Tag: Linux

Running Sendmail In A CHROOT Jail

My employer’s OS-support model restricts root access to members of the Unix support team. Applications are normally installed into a package directory and run under a service ID. While this model works well for most applications, sendmail is tightly integrated into the OS and is not readily built into an application directory. We attempted to run sendmail as a non-root user with modified permissions on application directories such as /var/spool/mqueue – this worked, until OS patches were applied and permissions reset. We needed a way to run sendmail as a non-root user and allow the OS support team to patch servers without impacting the sendmail application.

Chroot is a mechanism that uses a supplied directory path as the environment’s root directory. The jailed process, and its children, should not be able to access any part of the file hierarchy outside of the new root. As a security mechanism, the approach has several flaws – abridged version of the story is that it’s not terribly difficult to break out of jail here; and there are far more effective security approaches (e.g. SELinux). However, chroot jails have their own copies of system owned directories (such as /var/spool/mqueue), binaries, and libraries. Using a chroot jail will allow us to maintain a sendmail application in the package directory that is not impacted by OS updates.

This approach works on relaying mail servers (i.e. those that queue mail to /var/spool/mqueue and send it on its merry way). If sendmail is hosting mailboxes, there are additional challenges to designing a chroot configuration that actually drops messages into mailbox files that users can access.

Preliminaries: To copy/paste, view the single article. Create a service account under which sendmail will run. The installation directory should be owned by the service account user.

Set up the chroot jail location in the installation directory. In this example, that directory is /smt00p20.

mkdir /smt00p20/sendmail
mkdir /smt00p20/sendmail/dev
mkdir /smt00p20/opendkim

We need a null and random in the sendmail jail. On a command line, run:

# Create sendmail jail /dev/null
mknod /smt00p20/sendmail/dev/null c 1 3
# Create sendmail jail /dev/random
mknod /smt00p20/sendmail/dev/random c 1 8

We need an rsyslog socket added under each jail. In /etc/rsyslog.conf, add the following:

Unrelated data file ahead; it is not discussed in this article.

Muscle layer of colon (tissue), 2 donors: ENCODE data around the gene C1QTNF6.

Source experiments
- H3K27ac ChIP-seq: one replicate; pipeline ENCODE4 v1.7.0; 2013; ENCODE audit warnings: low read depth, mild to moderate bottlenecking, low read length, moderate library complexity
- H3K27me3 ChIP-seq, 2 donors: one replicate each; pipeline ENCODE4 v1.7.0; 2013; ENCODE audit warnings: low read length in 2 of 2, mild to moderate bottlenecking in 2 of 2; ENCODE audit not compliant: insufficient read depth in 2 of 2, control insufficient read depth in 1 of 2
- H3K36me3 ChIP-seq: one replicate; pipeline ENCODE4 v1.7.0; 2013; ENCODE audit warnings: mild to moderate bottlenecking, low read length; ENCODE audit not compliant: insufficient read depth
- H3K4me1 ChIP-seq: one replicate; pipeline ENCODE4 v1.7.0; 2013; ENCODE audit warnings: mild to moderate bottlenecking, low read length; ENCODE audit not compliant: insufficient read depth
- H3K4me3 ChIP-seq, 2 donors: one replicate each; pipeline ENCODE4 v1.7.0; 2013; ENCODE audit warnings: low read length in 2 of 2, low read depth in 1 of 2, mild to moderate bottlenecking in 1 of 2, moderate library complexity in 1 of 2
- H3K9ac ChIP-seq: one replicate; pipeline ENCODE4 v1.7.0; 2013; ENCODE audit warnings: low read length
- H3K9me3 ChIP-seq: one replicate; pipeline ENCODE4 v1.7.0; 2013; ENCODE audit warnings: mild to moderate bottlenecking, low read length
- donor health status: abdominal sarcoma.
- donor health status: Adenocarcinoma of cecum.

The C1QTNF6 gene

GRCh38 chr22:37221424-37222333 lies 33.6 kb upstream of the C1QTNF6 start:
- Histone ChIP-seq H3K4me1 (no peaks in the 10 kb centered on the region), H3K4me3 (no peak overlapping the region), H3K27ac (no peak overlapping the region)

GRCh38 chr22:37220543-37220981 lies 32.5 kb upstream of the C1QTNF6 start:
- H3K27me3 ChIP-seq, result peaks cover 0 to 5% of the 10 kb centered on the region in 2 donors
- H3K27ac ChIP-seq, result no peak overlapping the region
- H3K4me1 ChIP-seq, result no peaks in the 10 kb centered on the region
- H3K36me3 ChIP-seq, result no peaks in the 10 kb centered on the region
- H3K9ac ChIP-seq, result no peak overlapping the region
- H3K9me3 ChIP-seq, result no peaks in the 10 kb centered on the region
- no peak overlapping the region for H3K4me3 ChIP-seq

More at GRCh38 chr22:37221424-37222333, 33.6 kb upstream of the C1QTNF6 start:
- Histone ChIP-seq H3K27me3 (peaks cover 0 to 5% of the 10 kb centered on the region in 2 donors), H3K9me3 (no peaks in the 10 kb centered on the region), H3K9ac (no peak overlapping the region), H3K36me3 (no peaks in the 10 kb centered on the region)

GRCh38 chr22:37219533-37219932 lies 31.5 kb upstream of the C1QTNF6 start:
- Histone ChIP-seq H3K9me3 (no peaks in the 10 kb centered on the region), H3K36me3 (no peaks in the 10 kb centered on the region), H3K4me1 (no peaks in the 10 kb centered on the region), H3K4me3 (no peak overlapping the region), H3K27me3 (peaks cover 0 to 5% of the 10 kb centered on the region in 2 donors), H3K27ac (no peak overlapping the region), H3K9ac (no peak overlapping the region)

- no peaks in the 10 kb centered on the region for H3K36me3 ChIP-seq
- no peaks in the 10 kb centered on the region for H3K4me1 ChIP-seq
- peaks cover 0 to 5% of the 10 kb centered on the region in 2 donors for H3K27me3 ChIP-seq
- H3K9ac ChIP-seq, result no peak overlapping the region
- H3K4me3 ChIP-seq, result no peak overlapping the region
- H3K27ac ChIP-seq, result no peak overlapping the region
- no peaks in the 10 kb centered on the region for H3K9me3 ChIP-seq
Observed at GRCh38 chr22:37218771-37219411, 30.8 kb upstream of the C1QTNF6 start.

# additional log sockets for chroot'ed jail
# Idea from http://www.ispcolohost.com/2014/03/14/how-to-get-syslog-records-of-chrooted-ssh-sftp-server-activity/
$AddUnixListenSocket /smt00p20/sendmail/dev/log
$AddUnixListenSocket /smt00p20/opendkim/dev/log

 

Additionally, these instructions assume both sendmail and sendmail-cf have been installed on the server. If they have not, you can download the RPMs, unpack them, and copy the files to the appropriate relative jail locations.

Chrooting Sendmail

Logged in with the sendmail ID, ensure you have a .bash_profile that loads .bashrc

-bash-4.2$ cat ~/.bash_profile
if [ -f ~/.bashrc ]; then
. ~/.bashrc
fi

Edit ~/.bashrc and add the following, where smt00p20 is the appropriate installation directory, to allow copy/paste

export SENDMAILJAIL=/smt00p20/sendmail
export OPENDKIMJAIL=/smt00p20/opendkim

Log out of the service account and back in (or just source in the .bashrc file). Verify SENDMAILJAIL and OPENDKIMJAIL are set.

Copy a whole heap of ‘stuff’ into the jail – this includes some utilities used to troubleshoot issues within the jail which aren’t strictly needed. I’ve also unpacked the strace RPM to the respective directories within the jail.

mkdir $SENDMAILJAIL/bin
mkdir $SENDMAILJAIL/etc
mkdir $SENDMAILJAIL/etc/alternatives
mkdir $SENDMAILJAIL/etc/mail
mkdir $SENDMAILJAIL/etc/smrsh
mkdir $SENDMAILJAIL/lib64
mkdir $SENDMAILJAIL/lib
mkdir $SENDMAILJAIL/lib/tls
mkdir $SENDMAILJAIL/tmp
mkdir $SENDMAILJAIL/usr
mkdir $SENDMAILJAIL/usr/bin
mkdir $SENDMAILJAIL/usr/sbin
mkdir $SENDMAILJAIL/usr/lib
mkdir $SENDMAILJAIL/usr/lib/sasl2
mkdir $SENDMAILJAIL/var
mkdir $SENDMAILJAIL/var/log
mkdir $SENDMAILJAIL/var/log/mail
mkdir $SENDMAILJAIL/var/run
mkdir $SENDMAILJAIL/var/spool
mkdir $SENDMAILJAIL/var/spool/mqueue
mkdir $SENDMAILJAIL/var/spool/clientmqueue
 
cp /etc/aliases $SENDMAILJAIL/etc/
cp /etc/aliases.db $SENDMAILJAIL/etc/
cp /etc/passwd $SENDMAILJAIL/etc/
cp /etc/group $SENDMAILJAIL/etc/
cp /etc/resolv.conf $SENDMAILJAIL/etc/
cp /etc/host.conf $SENDMAILJAIL/etc/
cp /etc/nsswitch.conf $SENDMAILJAIL/etc/
cp /etc/services $SENDMAILJAIL/etc/
cp /etc/hosts $SENDMAILJAIL/etc/
cp /etc/localtime $SENDMAILJAIL/etc/